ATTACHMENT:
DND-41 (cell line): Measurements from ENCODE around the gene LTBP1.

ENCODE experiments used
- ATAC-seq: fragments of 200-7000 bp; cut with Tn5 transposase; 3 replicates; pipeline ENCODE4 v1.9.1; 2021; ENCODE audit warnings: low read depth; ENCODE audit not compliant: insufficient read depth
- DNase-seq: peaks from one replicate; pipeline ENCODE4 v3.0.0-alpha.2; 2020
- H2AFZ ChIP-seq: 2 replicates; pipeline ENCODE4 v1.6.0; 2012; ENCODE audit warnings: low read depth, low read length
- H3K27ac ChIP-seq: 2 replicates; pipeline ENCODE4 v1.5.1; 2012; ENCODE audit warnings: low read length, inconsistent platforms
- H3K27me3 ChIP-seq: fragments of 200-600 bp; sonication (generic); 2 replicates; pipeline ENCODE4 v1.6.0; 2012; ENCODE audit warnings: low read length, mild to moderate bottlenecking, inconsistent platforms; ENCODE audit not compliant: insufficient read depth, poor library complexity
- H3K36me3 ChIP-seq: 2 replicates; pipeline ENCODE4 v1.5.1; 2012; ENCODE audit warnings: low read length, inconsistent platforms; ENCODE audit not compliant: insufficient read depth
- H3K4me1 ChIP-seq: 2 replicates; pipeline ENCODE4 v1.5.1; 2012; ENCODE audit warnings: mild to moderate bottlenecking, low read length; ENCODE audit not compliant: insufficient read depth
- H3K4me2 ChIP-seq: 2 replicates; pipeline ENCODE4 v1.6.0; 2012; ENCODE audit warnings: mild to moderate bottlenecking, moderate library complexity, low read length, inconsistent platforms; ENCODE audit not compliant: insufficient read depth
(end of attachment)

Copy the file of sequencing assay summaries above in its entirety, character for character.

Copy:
DND-41 (cell line): Measurements from ENCODE around the gene LTBP1.

ENCODE experiments used
- ATAC-seq: fragments of 200-7000 bp; cut with Tn5 transposase; 3 replicates; pipeline ENCODE4 v1.9.1; 2021; ENCODE audit warnings: low read depth; ENCODE audit not compliant: insufficient read depth
- DNase-seq: peaks from one replicate; pipeline ENCODE4 v3.0.0-alpha.2; 2020
- H2AFZ ChIP-seq: 2 replicates; pipeline ENCODE4 v1.6.0; 2012; ENCODE audit warnings: low read depth, low read length
- H3K27ac ChIP-seq: 2 replicates; pipeline ENCODE4 v1.5.1; 2012; ENCODE audit warnings: low read length, inconsistent platforms
- H3K27me3 ChIP-seq: fragments of 200-600 bp; sonication (generic); 2 replicates; pipeline ENCODE4 v1.6.0; 2012; ENCODE audit warnings: low read length, mild to moderate bottlenecking, inconsistent platforms; ENCODE audit not compliant: insufficient read depth, poor library complexity
- H3K36me3 ChIP-seq: 2 replicates; pipeline ENCODE4 v1.5.1; 2012; ENCODE audit warnings: low read length, inconsistent platforms; ENCODE audit not compliant: insufficient read depth
- H3K4me1 ChIP-seq: 2 replicates; pipeline ENCODE4 v1.5.1; 2012; ENCODE audit warnings: mild to moderate bottlenecking, low read length; ENCODE audit not compliant: insufficient read depth
- H3K4me2 ChIP-seq: 2 replicates; pipeline ENCODE4 v1.6.0; 2012; ENCODE audit warnings: mild to moderate bottlenecking, moderate library complexity, low read length, inconsistent platforms; ENCODE audit not compliant: insufficient read depth